holding debt later in life has some staying power.                   Level, 0000's
Bulking up on real estate                                                                Other
                                                                  100                    Lines of Credit
    A closer look shows that a large part of the growing                                 Mortgage
debt burden among older Canadians reflects investment in           80

real estate. Indeed, the trend toward real estate has been         60
more prominent than average among the 65+ group, where
average holdings have doubled since 2002. Like others,             40

older Canadians have been lured by the attractive combina-         20
tion of low interest rates and home price appreciation. And
for those in or close to retirement, low returns on interest-       0
                                                                        Total            18-           25-    45-       65+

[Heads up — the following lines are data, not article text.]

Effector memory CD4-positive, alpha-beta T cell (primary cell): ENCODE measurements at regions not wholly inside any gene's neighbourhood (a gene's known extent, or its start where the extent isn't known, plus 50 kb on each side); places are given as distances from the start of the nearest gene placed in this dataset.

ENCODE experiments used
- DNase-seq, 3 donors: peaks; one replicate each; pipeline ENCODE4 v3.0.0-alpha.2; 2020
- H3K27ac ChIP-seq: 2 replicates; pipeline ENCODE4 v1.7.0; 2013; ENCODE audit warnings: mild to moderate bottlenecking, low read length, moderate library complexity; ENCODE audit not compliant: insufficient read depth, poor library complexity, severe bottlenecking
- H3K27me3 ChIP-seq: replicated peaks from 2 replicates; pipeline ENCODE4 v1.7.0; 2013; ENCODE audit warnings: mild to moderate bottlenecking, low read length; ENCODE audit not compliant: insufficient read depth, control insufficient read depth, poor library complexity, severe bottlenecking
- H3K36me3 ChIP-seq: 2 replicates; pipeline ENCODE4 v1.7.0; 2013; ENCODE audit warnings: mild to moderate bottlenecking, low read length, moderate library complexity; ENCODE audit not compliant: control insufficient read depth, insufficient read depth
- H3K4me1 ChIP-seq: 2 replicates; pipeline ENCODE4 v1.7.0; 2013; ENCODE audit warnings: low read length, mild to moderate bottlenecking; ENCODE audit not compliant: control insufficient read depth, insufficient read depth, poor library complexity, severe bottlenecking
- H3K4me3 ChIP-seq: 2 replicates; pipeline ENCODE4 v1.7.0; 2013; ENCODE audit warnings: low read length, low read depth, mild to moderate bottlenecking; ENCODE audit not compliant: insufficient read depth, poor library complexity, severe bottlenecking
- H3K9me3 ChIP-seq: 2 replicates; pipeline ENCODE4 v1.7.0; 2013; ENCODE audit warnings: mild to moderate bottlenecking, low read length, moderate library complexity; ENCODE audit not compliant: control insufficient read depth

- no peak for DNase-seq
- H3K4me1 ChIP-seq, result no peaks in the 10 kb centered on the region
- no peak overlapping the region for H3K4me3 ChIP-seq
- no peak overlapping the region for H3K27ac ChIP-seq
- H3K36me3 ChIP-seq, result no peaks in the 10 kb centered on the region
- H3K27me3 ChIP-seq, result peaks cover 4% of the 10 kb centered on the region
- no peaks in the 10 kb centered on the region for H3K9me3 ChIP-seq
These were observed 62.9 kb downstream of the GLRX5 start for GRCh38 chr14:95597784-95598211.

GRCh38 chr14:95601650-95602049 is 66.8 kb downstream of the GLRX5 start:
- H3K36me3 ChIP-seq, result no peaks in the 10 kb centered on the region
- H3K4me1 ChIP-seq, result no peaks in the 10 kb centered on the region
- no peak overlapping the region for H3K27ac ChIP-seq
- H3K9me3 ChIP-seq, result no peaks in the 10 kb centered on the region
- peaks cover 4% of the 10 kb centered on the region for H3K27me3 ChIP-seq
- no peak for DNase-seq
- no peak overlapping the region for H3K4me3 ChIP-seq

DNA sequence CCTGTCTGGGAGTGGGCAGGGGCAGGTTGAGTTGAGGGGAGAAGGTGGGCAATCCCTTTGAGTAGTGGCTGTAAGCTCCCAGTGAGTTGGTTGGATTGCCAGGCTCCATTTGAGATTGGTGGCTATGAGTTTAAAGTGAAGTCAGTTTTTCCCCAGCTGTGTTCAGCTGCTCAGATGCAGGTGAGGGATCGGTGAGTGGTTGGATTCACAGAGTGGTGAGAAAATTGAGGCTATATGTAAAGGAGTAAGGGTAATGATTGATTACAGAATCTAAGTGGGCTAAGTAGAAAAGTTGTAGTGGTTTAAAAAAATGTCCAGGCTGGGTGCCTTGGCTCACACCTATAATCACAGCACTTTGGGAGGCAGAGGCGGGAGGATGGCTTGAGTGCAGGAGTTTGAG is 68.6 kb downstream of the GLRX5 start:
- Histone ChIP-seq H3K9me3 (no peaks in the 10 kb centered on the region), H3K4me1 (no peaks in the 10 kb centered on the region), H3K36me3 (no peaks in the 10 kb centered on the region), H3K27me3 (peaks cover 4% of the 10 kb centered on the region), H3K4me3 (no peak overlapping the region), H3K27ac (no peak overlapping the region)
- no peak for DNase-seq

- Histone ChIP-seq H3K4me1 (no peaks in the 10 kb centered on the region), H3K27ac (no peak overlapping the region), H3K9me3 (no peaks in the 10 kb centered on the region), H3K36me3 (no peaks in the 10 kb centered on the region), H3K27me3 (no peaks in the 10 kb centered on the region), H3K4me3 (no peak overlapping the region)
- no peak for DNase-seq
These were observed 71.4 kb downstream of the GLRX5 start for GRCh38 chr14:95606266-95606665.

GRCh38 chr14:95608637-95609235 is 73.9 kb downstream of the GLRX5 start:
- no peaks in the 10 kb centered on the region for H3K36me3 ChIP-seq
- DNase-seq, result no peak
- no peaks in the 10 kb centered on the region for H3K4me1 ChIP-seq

bearing securities and sharp equity losses in recent years                              24            44     64
have provided an added incentive to diverisfy portfolios          Source: Ipsos Reid

                                                                into real estate. We’ve argued in earlier reports that debt
                       ASSET AND DEBT GROWTH                    used to fund asset accumulation (rather than consumption)
         % Change from 2002-2011 H1                             is more sustainable.
                                                                    That said, those aged 44-64 and 65+ years are the only